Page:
Posts Tagged ‘Noah’
August 6 or 8/6 is the Feast of the Transfiguration when Our Lord was transfigured before Peter James and John, showing his divinity as God the Son. And after His Transfiguration, Jesus walked down the hill with his apostles to suffer and die. So let us commemorate Aug 6, if we survive this great calamity, as the Great Flood of Philippine Transfiguration.
Read Genesis 8:6-14 Noah releases the Raven and the Dove
“By the authority of our Lord Jesus Christ, of the Blessed Apostles Peter and Paul, and by our own authority, we pronounce, declare, and define it to be a divinely revealed dogma: that the Immaculate Mother of God, the ever Virgin Mary, having completed the course of her earthly life, was assumed body and soul into heavenly glory.”
Read Genesis 8:15-22 Going out of the Ark
Read Genesis 9:1-7 God blessed Noah and his sons and said to them: Be fertile and multiply and fill the earth.
Read Genesis 9:8-17 Rainbow as the Sign of Covenant
I came across an article in the blog Filipino Nurses, entitled “Right to End Life (Euthanasia).“
The first argument is that for animals in serious injury or illness that couldn’t be cured, the and “humanely” thing to do is to “put them to sleep.” So, the argument goes, the same should also be true for humans.
There is no such thing as animal rights co-equal with human rights because animal rights are what humans bestow on animals. Once we lose our biblical moorings, our philosophical arguments goes adrift. When God made Adam and Eve, God gave them “dominion over the fish of the sea, the birds of the air, and all the living things that crawl on the earth” (Gen 1:28). After the Great Flood, God told Noah:
Fear and dread of you shall come upon all the animals of the earth and all the birds of the air, upon all the creatures that move about on the ground and all the fishes of the sea; into your power they are delivered. 3b Any living creature that moves about shall be yours to eat; I give them all to you as I did the green plants. 4c Only meat with its lifeblood still in it you shall not eat.* 5Indeed for your own lifeblood I will demand an accounting: from every animal I will demand it, and from a human being, each one for the blood of another, I will demand an accounting for human life.d(Gen 9:2-5)
If you are going to kill your animal to eat it, God allows you to do it. If you want to kill your animal to put an end to its suffering, the Bible does not explicitly say, but it appears you can do it. But if you are going to kill a man to end his suffering that is another story: God explicitly forbids it, because, as God told Noah, God will demand an accounting for every human life whose blood was shed by another man. Thus, mercy-killing or euthanasia of another man is wrong.
This is what the Cathechism of the Catholic Church teaches about Euthanasia:
2276 Those whose lives are diminished or weakened deserve special respect. Sick or handicapped persons should be helped to lead lives as normal as possible.
2277 Whatever its motives and means, direct euthanasia consists in putting an end to the lives of handicapped, sick, or dying persons. It is morally unacceptable.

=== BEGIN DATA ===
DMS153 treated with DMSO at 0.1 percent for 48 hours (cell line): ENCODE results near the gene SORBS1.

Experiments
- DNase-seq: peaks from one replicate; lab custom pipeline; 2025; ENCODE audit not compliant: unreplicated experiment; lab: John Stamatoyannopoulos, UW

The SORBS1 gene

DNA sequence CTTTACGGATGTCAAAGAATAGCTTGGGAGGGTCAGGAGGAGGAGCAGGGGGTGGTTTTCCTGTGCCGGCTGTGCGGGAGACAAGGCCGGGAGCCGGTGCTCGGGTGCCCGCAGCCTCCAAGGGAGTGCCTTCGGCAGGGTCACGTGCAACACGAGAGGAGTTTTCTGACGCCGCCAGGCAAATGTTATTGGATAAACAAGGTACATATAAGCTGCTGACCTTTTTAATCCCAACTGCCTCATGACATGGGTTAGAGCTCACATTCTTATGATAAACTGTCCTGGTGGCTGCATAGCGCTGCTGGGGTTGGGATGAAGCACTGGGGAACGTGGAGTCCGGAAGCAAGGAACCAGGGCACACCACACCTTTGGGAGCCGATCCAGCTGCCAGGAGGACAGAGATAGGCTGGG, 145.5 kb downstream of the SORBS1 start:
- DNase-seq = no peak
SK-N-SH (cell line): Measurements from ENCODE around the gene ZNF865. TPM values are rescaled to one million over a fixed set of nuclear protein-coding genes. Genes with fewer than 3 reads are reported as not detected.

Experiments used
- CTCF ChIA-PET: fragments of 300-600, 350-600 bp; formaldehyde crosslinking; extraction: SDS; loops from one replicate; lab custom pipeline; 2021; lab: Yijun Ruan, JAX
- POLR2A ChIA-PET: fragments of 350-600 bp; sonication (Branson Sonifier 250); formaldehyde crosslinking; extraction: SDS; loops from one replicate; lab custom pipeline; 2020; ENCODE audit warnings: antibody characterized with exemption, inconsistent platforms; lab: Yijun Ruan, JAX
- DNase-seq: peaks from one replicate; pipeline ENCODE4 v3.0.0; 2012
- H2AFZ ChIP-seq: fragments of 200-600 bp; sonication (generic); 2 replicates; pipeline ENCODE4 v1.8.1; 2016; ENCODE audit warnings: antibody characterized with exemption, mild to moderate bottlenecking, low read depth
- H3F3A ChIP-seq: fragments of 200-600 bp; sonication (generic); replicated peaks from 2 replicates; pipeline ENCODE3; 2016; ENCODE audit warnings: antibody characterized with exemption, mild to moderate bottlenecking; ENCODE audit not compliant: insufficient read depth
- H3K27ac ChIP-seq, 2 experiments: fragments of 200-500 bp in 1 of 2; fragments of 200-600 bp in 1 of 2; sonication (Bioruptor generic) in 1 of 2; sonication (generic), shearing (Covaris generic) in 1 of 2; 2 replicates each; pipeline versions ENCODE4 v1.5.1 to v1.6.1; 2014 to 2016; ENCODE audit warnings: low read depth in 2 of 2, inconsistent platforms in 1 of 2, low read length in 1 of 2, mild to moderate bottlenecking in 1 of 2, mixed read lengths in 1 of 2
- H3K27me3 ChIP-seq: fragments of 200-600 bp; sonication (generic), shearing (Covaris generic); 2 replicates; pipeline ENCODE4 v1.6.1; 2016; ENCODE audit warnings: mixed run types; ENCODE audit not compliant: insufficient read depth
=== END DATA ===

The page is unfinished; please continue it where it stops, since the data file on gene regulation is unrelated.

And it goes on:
Thus an act or omission which, of itself or by intention, causes death in order to eliminate suffering constitutes a murder gravely contrary to the dignity of the human person and to the respect due to the living God, his Creator. The error of judgment into which one can fall in good faith does not change the nature of this murderous act, which must always be forbidden and excluded.
2278 Discontinuing medical procedures that are burdensome, dangerous, extraordinary, or disproportionate to the expected outcome can be legitimate; it is the refusal of “over-zealous” treatment. Here one does not will to cause death; one’s inability to impede it is merely accepted. The decisions should be made by the patient if he is competent and able or, if not, by those legally entitled to act for the patient, whose reasonable will and legitimate interests must always be respected.
2279 Even if death is thought imminent, the ordinary care owed to a sick person cannot be legitimately interrupted. The use of painkillers to alleviate the sufferings of the dying, even at the risk of shortening their days, can be morally in conformity with human dignity if death is not willed as either an end or a means, but only foreseen and tolerated as inevitable Palliative care is a special form of disinterested charity. As such it should be encouraged.
Filipino nurses and doctors needs to read carefully these words of the Catechism, because Church defines what are morally and not morally acceptable forms of treatment. These statements are rooted in 5th Commandment: Thou shalt not kill. As stated in the original Hippocratic Oath:
I will prescribe regimens for the good of my patients according to my ability and my judgment and never do harm to anyone.
I will give no deadly medicine to any one if asked, nor suggest any such counsel; and similarly I will not give a woman a pessary to cause an abortion.
But I will preserve the purity of my life and my arts.
In this time of Lent, Jesus shows us that the path to human happiness is not by spurning the cross but embracing it. Suffering, when united to the suffering of Christ, becomes redemptive.